How a Detroit artist used what was left behind to transform his dying neighborhood
In our summer series "American Wonders," "CBS This Morning" is exploring places that make America wonderful. This week, CBS News national correspondent Adriana Diaz visits a neighborhood in Detroit that refuses to be forgotten. Most residents moved away after economic hardship and urban decay. But one man saw beauty in what was left behind — and now, his artwork attracts hundreds of thousands of visitors every year.
Scattered in empty lots among the few remaining homes on this two-block stretch of Heidelberg Street are seemingly random objects — a pile of suitcases, an old classroom chair, a baseball mitt — that might make more sense inside those homes. But making sense seems to be the last thing on the mind of artist Tyree Guyton.
Guyton grew up on Heidelberg Street with three generations of his family, through the rise, fall and now-renaissance of the city around it: Detroit.
"My grandfather, he was my best friend," Guyton said. "I was 9 years of age when he gave me a paintbrush and told me to paint and said that the world was my canvas."
Guyton's world imploded in 1967, when racial tensions and post-war urban decline sparked five days of deadly riots in his family's own backyard.
"Oh, I thought the world was comin' to an end," said Guyton, who was 12 at the time.
After the riots, the neighborhood emptied out — and left behind the objects that once filled residents' lives.
"I decided to gather those things up and to create this magic," he said. He added that he wanted to show that the objects, discarded years ago, still have value.
Guyton's so-called Heidelberg Project now attracts an estimated 200,000 visitors a year from all over the world, adding more than $3 million annually to the local economy.
"I just like the oddity of it all," one visitor said. "It's bringing the neighborhood back to the neighborhood," said another. "It's really interesting."
The project also brought controversy to the neighborhood. Some residents complained about traffic and code violations, and the city even bulldozed parts of it twice.
But Guyton said the controversy hasn't slowed him down. "I don't mind getting in trouble first and apologizing later, if necessary," he said.
The Heidelberg Project is now working with the city to address those concerns, a task that falls to the project's president, Jenenne Whitfield.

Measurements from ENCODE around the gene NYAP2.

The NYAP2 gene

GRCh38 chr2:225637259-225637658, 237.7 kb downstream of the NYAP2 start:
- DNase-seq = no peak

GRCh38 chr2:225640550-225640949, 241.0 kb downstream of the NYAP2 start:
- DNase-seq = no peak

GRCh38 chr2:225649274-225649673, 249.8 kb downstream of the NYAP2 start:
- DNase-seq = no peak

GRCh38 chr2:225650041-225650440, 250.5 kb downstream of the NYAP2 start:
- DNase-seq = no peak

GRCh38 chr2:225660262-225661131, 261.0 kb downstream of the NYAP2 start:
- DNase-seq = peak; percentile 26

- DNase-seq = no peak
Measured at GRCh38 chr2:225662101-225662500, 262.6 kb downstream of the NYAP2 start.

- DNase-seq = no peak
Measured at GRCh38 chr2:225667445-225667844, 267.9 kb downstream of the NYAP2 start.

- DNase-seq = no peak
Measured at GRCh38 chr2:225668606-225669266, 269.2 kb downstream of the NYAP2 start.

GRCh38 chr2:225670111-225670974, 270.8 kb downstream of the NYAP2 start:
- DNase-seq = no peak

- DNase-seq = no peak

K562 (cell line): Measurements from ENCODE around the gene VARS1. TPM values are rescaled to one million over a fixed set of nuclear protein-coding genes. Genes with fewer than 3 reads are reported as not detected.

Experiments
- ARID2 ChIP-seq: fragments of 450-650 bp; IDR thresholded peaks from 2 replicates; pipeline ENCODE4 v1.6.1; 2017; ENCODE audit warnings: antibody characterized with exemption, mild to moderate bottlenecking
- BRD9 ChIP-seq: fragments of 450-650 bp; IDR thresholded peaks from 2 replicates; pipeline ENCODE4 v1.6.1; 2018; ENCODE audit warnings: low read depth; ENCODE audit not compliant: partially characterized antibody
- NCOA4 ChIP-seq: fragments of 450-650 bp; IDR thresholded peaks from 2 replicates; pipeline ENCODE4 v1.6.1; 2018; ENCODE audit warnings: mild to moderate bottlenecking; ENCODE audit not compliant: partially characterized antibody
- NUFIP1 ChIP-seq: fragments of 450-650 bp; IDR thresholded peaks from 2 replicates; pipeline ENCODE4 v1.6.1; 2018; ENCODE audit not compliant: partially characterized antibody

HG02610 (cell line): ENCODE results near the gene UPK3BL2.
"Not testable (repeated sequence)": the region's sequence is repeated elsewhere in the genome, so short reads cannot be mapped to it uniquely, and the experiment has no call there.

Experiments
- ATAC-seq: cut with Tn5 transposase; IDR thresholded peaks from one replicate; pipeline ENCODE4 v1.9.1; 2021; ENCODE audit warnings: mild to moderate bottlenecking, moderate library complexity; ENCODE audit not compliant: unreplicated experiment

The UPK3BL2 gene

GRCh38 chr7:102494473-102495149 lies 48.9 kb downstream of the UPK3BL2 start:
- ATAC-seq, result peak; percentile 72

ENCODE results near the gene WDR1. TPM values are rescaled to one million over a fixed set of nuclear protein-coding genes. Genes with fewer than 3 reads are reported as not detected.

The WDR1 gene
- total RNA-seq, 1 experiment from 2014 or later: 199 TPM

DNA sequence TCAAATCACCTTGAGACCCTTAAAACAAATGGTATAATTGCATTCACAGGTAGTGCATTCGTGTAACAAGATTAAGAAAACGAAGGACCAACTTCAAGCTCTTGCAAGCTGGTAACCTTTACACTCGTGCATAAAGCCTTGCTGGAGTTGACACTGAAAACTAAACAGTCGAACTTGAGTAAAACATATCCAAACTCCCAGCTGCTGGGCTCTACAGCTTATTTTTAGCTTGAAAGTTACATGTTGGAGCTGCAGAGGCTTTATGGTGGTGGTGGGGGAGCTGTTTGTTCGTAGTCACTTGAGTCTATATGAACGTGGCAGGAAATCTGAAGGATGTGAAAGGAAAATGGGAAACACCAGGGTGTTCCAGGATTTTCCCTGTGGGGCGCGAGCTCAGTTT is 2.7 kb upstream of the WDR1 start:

"It's like any other family, you got sisters and brothers that don't get along," Whitfield said. "But we never stop trying!"
A former banker, Whitfield made a wrong turn down Heidelberg Street 26 years ago and met Guyton sitting on a curb. Today, she's also his wife.
"Do you feel that your work has followed the rise and fall and rise of Detroit?" asked CBS News national correspondent Adriana Diaz.
"I definitely do, I think it is the greatest symbol," Whitfield said. "And as the city of Detroit is kind of having this new life, so to speak, so is the Heidelberg Project."
That new life means dismantling some of the installations and moving them to galleries around the world. The Heidelberg Project has a proposal at City Hall to turn this once blighted neighborhood into a vibrant artists' village, with live-work studios, an arts academy and businesses that cater to them. They've even trademarked their own school of art, called Heidelbergology.
Whitfield defined "Heidelbergology" as "the study of found materials incorporated into the fabric and structure of an urban community and the effects on that community."
"You've put Heidelberg, this neighborhood, on the map, and now you want to take it to the next level?" Diaz asked.
"That's why I can walk away," Guyton responded. "I've done it."
As the neighborhood's profile has risen, so has Guyton's. He's now represented by an art gallery in New York, and other cities have asked him to create works of art to revitalize their neighborhoods.
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